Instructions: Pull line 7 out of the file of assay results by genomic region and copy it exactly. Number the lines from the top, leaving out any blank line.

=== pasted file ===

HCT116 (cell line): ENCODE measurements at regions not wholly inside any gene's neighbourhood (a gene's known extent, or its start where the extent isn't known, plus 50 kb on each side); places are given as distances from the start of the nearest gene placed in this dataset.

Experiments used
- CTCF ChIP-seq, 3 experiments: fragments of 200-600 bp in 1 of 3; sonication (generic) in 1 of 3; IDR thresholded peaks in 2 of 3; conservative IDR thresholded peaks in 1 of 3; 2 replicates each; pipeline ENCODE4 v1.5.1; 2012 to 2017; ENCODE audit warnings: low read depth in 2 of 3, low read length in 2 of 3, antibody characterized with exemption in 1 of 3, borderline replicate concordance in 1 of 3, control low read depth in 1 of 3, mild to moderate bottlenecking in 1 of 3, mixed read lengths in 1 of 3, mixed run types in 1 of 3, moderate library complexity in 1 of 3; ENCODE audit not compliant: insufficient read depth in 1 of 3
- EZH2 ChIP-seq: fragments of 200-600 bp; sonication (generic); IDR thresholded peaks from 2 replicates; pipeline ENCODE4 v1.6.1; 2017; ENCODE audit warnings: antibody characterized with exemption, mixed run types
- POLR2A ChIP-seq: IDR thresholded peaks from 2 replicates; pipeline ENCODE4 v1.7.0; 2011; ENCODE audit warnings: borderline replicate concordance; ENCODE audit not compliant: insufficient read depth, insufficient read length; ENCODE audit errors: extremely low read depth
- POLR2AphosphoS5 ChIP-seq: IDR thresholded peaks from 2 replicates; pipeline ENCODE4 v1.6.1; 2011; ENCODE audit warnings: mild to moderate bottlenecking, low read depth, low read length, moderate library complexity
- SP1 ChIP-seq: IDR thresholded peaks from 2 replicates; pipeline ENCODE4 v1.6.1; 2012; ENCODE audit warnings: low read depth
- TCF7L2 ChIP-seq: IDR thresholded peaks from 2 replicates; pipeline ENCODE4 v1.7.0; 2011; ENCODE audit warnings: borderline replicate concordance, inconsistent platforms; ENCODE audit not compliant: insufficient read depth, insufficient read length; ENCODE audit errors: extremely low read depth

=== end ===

- SP1 ChIP-seq: IDR thresholded peaks from 2 replicates; pipeline ENCODE4 v1.6.1; 2012; ENCODE audit warnings: low read depth